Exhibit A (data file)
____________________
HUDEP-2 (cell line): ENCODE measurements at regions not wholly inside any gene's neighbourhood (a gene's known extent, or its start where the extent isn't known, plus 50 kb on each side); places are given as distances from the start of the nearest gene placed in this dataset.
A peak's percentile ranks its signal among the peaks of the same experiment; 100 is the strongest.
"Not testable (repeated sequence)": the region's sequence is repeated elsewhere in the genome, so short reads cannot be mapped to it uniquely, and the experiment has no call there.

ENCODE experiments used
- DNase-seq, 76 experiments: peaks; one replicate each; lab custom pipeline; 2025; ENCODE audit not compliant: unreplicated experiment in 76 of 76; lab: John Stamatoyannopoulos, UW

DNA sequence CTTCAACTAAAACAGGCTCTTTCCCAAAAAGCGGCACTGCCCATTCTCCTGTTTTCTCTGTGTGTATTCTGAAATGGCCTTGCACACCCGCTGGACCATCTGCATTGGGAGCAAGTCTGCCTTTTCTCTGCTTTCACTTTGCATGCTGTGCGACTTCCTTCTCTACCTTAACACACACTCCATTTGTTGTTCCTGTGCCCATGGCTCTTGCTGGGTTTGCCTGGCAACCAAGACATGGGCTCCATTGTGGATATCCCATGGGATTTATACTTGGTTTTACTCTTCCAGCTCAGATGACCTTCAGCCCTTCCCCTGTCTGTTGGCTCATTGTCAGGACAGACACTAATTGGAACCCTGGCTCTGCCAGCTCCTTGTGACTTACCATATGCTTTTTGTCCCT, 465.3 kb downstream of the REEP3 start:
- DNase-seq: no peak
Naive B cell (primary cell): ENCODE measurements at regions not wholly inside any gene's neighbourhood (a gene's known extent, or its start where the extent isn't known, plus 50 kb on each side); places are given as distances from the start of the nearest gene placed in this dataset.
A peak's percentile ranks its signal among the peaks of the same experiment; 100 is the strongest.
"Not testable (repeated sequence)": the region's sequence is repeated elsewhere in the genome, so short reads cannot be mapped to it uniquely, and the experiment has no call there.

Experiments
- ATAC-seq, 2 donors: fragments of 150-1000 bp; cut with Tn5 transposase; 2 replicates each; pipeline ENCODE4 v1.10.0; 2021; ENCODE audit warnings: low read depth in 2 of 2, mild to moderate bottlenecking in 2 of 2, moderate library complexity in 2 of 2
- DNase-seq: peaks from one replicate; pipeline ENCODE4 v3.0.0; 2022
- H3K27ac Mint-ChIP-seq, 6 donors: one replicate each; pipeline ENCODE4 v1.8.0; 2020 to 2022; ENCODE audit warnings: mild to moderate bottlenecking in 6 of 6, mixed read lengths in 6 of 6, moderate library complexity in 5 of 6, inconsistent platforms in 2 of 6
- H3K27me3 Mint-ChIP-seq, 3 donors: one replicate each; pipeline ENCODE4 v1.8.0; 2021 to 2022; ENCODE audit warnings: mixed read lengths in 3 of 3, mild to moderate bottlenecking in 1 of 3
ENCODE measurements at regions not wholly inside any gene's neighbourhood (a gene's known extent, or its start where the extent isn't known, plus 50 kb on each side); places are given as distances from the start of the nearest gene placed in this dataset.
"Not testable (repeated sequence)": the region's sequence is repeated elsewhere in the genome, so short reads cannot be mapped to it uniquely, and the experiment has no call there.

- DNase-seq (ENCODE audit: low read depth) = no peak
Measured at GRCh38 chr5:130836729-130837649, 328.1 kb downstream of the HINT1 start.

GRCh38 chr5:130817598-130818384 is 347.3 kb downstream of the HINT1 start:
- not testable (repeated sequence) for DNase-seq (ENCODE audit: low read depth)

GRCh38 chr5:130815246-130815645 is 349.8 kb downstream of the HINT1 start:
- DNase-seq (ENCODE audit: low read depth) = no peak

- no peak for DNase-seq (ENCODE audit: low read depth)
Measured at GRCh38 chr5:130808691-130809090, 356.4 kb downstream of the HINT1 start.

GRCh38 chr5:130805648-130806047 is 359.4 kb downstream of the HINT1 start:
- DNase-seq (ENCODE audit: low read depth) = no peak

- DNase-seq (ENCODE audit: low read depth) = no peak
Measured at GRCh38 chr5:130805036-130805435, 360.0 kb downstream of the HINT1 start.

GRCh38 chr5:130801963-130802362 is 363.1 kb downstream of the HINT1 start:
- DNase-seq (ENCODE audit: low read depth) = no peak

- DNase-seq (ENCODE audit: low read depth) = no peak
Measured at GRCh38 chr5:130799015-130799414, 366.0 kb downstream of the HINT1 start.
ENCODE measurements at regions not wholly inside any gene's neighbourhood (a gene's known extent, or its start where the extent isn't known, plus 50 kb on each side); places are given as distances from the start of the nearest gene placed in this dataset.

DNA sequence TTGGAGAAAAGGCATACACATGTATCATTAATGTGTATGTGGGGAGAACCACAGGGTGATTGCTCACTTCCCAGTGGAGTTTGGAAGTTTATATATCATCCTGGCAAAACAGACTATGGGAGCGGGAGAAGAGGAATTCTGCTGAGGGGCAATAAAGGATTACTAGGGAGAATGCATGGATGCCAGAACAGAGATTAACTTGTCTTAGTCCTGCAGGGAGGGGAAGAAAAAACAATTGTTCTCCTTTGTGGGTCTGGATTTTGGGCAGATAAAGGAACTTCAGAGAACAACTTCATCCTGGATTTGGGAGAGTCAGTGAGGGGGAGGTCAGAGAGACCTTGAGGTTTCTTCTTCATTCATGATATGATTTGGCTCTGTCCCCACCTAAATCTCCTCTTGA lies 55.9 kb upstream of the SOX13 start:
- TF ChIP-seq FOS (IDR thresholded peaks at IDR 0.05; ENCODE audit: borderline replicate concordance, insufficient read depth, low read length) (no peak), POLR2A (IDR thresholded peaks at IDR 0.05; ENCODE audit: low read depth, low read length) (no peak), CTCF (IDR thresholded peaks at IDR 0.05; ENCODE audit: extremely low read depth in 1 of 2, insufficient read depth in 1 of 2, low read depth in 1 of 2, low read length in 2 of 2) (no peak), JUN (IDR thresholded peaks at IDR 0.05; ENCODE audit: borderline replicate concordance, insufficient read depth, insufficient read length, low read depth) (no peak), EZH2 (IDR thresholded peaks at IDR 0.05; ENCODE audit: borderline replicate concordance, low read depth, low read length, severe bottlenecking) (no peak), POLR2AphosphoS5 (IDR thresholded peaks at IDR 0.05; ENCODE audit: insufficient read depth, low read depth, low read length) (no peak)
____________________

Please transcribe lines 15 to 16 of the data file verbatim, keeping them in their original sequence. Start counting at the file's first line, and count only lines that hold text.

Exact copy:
- H3K27me3 Mint-ChIP-seq, 3 donors: one replicate each; pipeline ENCODE4 v1.8.0; 2021 to 2022; ENCODE audit warnings: mixed read lengths in 3 of 3, mild to moderate bottlenecking in 1 of 3
ENCODE measurements at regions not wholly inside any gene's neighbourhood (a gene's known extent, or its start where the extent isn't known, plus 50 kb on each side); places are given as distances from the start of the nearest gene placed in this dataset.